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How Much Does a Video Laryngoscope System Cost?

When clinicians consider adopting video laryngoscopy for routine use in their clinical practice, cost is one of the first concerns.

Several factors can drive the cost of video laryngoscopes up or down. The major components to consider include:

  • Cost of the laryngoscope handle
  • Cost of the laryngoscope blade
  • Potential reduction in patient costs through avoided complications and improved outcomes

In this article we discuss key factors that can impact price estimates for video laryngoscopy systems. We’ll provide both the costs and benefits so you can get a better handle on the total expense of adopting this technology for your clinical practice.

Related: See the benefits of video laryngoscopy for your patients. Watch the testimonial.

Cost of a Video Laryngoscope Handle

There are two main types of video laryngoscope systems:

  • Cart-based ― the video screen is off to the left on a separate screen
  • Handheld ― the video screen is on the device itself

The different types drive how the systems are used and the associated costs. Prices range from $1,000 to $15,000 for video laryngoscopes compared to around $18 apiece for a single-use, disposable laryngoscope. If you buy in bulk, you may be able to cut the cost of your total purchase. For example, our McGRATH MAC™ video laryngoscope can cost less than $1,000 each when purchased in bulk.

Costs of Disposable and Reusable Laryngoscope Blades

The type of laryngoscope blade ― disposable or reusable ― also affects the cost of a video laryngoscope system. Reusable blades have a higher upfront cost as well as recurring costs because they need cleaning after each intubation. Disposable blades require only an upfront purchase and range from $6 to $18 each.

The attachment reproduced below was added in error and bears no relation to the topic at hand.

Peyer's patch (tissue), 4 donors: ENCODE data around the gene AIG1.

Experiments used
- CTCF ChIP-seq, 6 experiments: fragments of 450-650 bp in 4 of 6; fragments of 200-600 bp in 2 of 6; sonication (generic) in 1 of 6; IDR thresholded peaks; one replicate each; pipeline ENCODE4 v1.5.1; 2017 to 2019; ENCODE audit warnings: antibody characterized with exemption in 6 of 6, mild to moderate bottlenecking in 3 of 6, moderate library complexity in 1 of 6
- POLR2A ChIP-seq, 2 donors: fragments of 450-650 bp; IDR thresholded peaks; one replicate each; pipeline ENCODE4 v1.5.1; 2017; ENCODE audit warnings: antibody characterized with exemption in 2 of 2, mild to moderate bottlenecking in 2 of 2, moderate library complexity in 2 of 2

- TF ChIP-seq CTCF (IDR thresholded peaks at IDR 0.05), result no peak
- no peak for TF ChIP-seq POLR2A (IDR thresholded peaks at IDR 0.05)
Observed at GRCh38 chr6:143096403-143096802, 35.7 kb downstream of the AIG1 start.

Additional Cost Factors

Video laryngoscopes require batteries, which cost from $24 to $50. Batteries last up to 250 minutes and are typically good for up to 100 intubations (less if you forget to turn the battery off after each use).

It’s also worth noting that most video laryngoscopes come with a warranty of up to three years.

Related: Learn how we are responding to the COVID-19 pandemic.

How Do Video Laryngoscopes Potentially Lower Patient Costs?

Better glottic visualization can help avoid airway complications ― and their associated expenses.1 Video laryngoscopy first emerged as a device dedicated for difficult airway management. To help clinicians visualize the vocal cords in compromised patients, the video monitor was separated from the laryngoscope handle to increase the size of the screen.

As technology improved, screen resolution also improved but the larger, clearer screen has driven up the cost of the system. Given the limited use for compromised patients, the increased cost per intubation can be justified by the reduction in patient complications.

Adding video capture through USB or SDS memory cards also increases the cost of the total system. Video laryngoscopes designed as first-attempt devices tend to have smaller screens attached directly to the handle. Because a high-definition view is not needed for routine intubation, these laryngoscopes have less defined screen resolution than the difficult-airway devices. They still provide a better glottic view than traditional direct laryngoscopy and improve first-attempt success rates.1

Find the Right Solution for Your Needs

We recognize that every institution is different and that you have many factors to consider in your decision-making process. That’s why we offer several purchasing programs to help you make the video laryngoscope your routine device for intubations.

© 2018 Medtronic. All rights reserved. Medtronic, Medtronic logo and Further, Together are trademarks of Medtronic. All other brands are trademarks of a Medtronic company. 18-AW-0072

1. Shin M, Bai SJ, Lee KY, Oh E, Kim HJ. Comparing McGRATH® MAC, C-MAC®, and Macintosh laryngoscopes operated by medical students: a randomized, crossover, manikin study. Biomed Res Int. 2016;2016:8943931.

TOPIC: McGRATH™ MAC Video LaryngoscopeOperating Room

About the Author

Jackson Adams is an Operating Room Market Strategist for Respiratory and Monitoring Solutions at Medtronic.

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